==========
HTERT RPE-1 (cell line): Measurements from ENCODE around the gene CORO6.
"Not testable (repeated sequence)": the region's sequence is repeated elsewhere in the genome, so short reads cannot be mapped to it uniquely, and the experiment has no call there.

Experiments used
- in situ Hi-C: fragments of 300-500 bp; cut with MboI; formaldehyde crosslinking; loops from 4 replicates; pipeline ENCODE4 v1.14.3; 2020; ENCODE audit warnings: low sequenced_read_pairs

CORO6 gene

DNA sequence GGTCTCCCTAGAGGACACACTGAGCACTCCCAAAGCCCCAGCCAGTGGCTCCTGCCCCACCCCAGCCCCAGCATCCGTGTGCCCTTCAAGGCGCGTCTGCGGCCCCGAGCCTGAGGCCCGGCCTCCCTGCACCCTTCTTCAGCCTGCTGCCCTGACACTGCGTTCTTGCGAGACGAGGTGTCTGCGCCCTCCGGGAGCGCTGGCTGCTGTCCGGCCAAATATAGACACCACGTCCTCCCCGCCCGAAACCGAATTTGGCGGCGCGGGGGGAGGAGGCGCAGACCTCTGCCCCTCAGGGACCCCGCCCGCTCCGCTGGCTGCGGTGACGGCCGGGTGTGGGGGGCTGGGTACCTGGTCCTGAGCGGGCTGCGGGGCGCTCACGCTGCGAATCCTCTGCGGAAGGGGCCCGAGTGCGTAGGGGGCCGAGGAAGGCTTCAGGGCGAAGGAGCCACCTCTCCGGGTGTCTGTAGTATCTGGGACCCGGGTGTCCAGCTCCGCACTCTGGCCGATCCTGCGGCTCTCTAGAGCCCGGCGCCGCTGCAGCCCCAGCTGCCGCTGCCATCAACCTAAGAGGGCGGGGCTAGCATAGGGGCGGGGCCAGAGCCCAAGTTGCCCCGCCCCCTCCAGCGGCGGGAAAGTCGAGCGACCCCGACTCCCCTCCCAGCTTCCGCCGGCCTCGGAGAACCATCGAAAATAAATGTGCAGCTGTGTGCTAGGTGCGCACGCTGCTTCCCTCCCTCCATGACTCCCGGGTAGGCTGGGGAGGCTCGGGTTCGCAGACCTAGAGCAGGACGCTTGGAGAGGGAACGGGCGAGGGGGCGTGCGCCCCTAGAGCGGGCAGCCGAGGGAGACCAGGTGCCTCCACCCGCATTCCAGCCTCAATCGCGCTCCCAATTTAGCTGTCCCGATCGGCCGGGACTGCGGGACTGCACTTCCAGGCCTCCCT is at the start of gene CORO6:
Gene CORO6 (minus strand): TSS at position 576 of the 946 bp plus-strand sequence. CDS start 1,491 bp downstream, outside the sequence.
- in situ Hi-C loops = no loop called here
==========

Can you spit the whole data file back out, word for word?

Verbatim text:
HTERT RPE-1 (cell line): Measurements from ENCODE around the gene CORO6.
"Not testable (repeated sequence)": the region's sequence is repeated elsewhere in the genome, so short reads cannot be mapped to it uniquely, and the experiment has no call there.

Experiments used
- in situ Hi-C: fragments of 300-500 bp; cut with MboI; formaldehyde crosslinking; loops from 4 replicates; pipeline ENCODE4 v1.14.3; 2020; ENCODE audit warnings: low sequenced_read_pairs

CORO6 gene

DNA sequence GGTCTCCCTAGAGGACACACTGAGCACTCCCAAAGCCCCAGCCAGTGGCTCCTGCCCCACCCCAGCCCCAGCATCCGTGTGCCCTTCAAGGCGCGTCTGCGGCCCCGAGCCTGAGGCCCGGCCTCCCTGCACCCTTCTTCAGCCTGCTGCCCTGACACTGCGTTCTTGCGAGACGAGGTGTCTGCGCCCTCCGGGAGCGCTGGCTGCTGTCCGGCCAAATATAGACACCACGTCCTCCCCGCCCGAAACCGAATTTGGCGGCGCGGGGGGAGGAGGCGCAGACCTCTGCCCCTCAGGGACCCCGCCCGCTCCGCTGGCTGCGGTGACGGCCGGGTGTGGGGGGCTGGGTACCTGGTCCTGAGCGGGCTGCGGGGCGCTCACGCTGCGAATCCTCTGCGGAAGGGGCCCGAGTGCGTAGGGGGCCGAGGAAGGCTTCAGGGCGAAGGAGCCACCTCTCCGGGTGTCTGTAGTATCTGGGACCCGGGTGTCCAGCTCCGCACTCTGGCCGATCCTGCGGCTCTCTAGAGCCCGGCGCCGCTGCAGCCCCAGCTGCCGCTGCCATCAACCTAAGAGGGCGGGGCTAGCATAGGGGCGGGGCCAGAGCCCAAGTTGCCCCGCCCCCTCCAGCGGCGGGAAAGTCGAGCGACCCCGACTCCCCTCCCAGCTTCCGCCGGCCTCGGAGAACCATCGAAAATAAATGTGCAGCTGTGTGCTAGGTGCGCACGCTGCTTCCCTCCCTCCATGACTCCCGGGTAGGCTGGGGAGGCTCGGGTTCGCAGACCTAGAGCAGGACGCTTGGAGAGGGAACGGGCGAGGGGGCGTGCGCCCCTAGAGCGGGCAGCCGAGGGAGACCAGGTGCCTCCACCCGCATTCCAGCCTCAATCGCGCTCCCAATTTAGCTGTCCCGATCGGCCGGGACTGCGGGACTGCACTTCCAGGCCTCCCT is at the start of gene CORO6:
Gene CORO6 (minus strand): TSS at position 576 of the 946 bp plus-strand sequence. CDS start 1,491 bp downstream, outside the sequence.
- in situ Hi-C loops = no loop called here